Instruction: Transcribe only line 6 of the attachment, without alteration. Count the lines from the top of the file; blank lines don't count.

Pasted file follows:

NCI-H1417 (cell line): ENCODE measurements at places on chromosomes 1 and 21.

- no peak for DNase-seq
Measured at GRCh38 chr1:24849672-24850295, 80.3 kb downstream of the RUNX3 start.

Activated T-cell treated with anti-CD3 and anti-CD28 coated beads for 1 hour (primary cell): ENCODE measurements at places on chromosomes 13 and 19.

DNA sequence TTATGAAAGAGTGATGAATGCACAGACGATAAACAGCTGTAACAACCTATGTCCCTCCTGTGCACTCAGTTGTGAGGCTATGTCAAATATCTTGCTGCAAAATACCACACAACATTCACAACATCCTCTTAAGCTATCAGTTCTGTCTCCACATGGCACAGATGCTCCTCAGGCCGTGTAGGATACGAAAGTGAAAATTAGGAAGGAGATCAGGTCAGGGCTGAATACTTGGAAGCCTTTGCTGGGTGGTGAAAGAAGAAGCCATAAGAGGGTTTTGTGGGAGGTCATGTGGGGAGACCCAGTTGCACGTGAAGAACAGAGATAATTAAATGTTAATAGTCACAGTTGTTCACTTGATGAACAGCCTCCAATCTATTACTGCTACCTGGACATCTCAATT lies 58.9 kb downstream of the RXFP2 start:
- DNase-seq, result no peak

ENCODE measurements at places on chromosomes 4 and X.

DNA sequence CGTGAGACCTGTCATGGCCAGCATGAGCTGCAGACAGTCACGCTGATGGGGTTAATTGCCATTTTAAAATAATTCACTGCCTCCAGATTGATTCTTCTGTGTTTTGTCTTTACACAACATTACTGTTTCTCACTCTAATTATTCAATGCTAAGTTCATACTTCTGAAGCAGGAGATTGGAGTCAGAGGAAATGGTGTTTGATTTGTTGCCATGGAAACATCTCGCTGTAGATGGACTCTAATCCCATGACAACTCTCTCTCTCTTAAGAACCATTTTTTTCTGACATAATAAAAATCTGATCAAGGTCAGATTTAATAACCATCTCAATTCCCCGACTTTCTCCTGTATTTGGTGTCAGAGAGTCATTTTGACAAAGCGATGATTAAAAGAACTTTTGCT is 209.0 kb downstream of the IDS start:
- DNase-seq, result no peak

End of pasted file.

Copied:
- DNase-seq, result no peak